Hippocrates, the infamous Greek physician, stated, "All disease begins in the gut." For thousands of years now, speculation is that there is a connection between the gut and disease. Only recently, science is starting to uncover the truth behind the gut and is learning just how influential it is on our health. Ahead, a look at the complex relationship between your thyroid, gut health, and immune system.
Most of us take our digestive systems for granted. We know it serves to digest our food, which in turn gives us energy. Beyond that, few of us are well-acquainted with just how impressive this system is overall.
Unlike other organ systems, the contents of the digestive tract can reside outside of the body. For example, food and other materials enter this hollow system regularly without causing infection. Suppose outside contents enter any other body system, such as your skin, muscles, or bones. In that case, it can lead to tissue infection and severe illness. Therefore, the gut must have an incredible defense system to keep harmful substances from absorbing through your gut tissues into your bloodstream.
Beyond filtering substances, your gut is home to trillions of diverse bacteria, creating your gut microbiome. Most of your gut bacteria live in the colon, but they are also in the small intestine. This symbiotic relationship between gut bacteria and humans is vital for our health. We need a healthy microbiome to digest dietary fibers properly and for vitamin synthesis.
Some research on the gut-brain axis suggests that an unhealthy microbiome can lead to mental disorders like anxiety, depression, schizophrenia, and autism.
Did you know that your immune system mostly lives in your gut? Indeed, 70% of your immune system resides along your digestive tract.
The portion of your immune system that lives in your gut is called the gut-associated lymphoid tissue (GALT). These lymph tissues store immune cells that defend our bodies by attacking foreign invaders and producing antibodies. Your gut bacteria and immune system often work together to perform these protective functions.
Problems arise when the GALT loses its ability to protect the body, and you have a bacterial imbalance. One of the key features of disruption in this system is leaky gut syndrome. Leaky gut is the syndrome in which your intestinal walls (or barriers) become permeable to larger proteins that may cause damage to other organs in your body. These proteins enter the bloodstream, causing your immune system to become hyperactive to the point where it attacks healthy tissues.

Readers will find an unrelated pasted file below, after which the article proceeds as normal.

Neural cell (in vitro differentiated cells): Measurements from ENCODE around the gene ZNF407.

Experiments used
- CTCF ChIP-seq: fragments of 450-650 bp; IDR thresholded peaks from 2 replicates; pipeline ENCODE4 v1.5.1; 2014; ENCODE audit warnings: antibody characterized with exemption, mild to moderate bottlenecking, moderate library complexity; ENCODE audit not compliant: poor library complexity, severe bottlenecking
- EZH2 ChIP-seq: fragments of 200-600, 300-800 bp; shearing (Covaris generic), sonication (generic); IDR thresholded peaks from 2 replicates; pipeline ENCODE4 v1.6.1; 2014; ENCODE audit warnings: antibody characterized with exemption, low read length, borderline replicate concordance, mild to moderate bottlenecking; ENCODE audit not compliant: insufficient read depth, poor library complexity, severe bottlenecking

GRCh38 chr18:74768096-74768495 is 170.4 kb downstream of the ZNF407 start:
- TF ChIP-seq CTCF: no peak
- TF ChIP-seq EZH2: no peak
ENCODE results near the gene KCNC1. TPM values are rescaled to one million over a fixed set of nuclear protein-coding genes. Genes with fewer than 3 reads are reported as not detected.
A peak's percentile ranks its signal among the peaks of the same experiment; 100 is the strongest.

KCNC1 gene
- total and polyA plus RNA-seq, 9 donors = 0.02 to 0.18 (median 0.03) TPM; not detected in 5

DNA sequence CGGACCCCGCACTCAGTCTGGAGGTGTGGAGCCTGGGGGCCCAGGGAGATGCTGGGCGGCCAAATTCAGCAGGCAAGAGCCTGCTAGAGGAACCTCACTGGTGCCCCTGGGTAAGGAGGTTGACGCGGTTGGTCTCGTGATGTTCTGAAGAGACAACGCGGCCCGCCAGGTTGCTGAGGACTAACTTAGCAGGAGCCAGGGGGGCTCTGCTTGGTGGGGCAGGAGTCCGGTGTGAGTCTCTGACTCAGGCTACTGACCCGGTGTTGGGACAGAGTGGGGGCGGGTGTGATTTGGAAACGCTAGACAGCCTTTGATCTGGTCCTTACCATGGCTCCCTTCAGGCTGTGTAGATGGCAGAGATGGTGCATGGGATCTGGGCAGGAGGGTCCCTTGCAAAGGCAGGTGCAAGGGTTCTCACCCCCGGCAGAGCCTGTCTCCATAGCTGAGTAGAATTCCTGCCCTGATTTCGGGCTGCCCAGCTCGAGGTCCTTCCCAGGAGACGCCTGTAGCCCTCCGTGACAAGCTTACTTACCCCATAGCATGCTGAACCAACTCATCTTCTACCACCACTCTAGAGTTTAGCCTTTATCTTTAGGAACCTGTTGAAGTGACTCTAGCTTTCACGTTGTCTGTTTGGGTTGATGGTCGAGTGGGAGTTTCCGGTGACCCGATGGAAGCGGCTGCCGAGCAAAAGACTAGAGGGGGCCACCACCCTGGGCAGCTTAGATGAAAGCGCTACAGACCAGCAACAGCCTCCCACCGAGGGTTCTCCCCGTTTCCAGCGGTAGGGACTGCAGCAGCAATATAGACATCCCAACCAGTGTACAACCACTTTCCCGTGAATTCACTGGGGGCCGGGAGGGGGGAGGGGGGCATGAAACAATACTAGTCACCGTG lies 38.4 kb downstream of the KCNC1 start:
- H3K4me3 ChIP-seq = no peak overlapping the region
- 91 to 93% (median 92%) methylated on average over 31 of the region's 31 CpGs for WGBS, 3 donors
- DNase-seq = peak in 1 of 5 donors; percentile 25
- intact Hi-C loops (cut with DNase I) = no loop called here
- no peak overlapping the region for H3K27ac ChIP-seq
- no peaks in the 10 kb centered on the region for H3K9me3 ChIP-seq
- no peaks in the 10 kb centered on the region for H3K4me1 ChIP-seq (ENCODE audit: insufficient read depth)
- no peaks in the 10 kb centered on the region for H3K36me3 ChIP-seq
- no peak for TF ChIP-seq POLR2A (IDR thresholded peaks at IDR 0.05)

When the immune system becomes overactive, it can lead to autoimmune diseases like Hashimoto's thyroiditis (HT).
A study published in the journal Thyroid found that patients with Hashimoto's have microbial dysbiosis. Thus, an imbalance in your gut microbiome may not only cause the disease but may worsen it. Bacterial imbalances can lead to inflammation in the gut, which in turn exacerbates intestinal permeability. Inflammation of targeted tissues, like the thyroid, is a hallmark sign of autoimmune disorders.
Gut bacteria not only keep your immune system in check, but they also play an essential role in converting inactive T4 into active T3. Estimates suggest that about 20% of T4 is converted to T3 in the digestive tract, while the liver converts the rest. Because of the digestive system's role in thyroid hormone conversion, people with poor gut function often have thyroid symptoms but normal thyroid lab results. Medical providers refer to this state as euthyroid sick syndrome.
Stress also plays a role in T3 conversion in the gut. When cortisol levels are high, active T3 levels decrease. Stress is a protective response by the body that, over time, can lead to chronic inflammation, and you guessed it, autoimmune diseases.
Thus far, we have seen how gut dysbiosis can affect your thyroid and the hormones it produces. However, just like the gut affects the thyroid, the thyroid affects the gut, too.
Thyroid hormones are influential in the tight junctions between cells in the small intestine. Tight junctions are pivotal in creating an impenetrable membrane serving as a barrier between the gut and the rest of the body—the thyroid hormones T3 and T4 help keep those junctions tight. Thyroid-stimulating hormone (TSH) also has effects on the GALT.
There are so many different reasons why a person may have a disrupted gut-thyroid axis. Hence, the best place to start is with a thyroid doctor to get to the root cause of your thyroid dysfunction. Treating hypothyroidism usually starts with replacing low thyroid hormone levels with thyroid hormone replacement medication. Most people require medication like levothyroxine for the rest of their life.
Treating thyroid dysfunction often goes beyond medication. People with thyroid disease often have digestive issues from several factors, including diet, stress, health conditions, and genetics.
To support better thyroid health, you have to heal the gut, too. Yet, as seen by the relationship between the two systems, you have to manage the two systems simultaneously. This process is complicated and often takes a multifaceted approach to healing—there is no one-size-fits-all.
There are many ways of eating that may support the thyroid-gut axis like a gluten-free diet, iodine-free diet, Specific Carbohydrate Diet, GAPS diet, Paleo diet, the autoimmune protocol (AIP), soy-free diet, dairy-free diet, low-FODMAP diet, or the Body Ecology Diet. It can feel overwhelming to know where to start. The common thread behind all these nutritional interventions is a focus on removing reactive foods, replacing them with healing foods, and replenishing nutrients.
Generally speaking, functional medicine has used the 4R protocol for years to support gut health:
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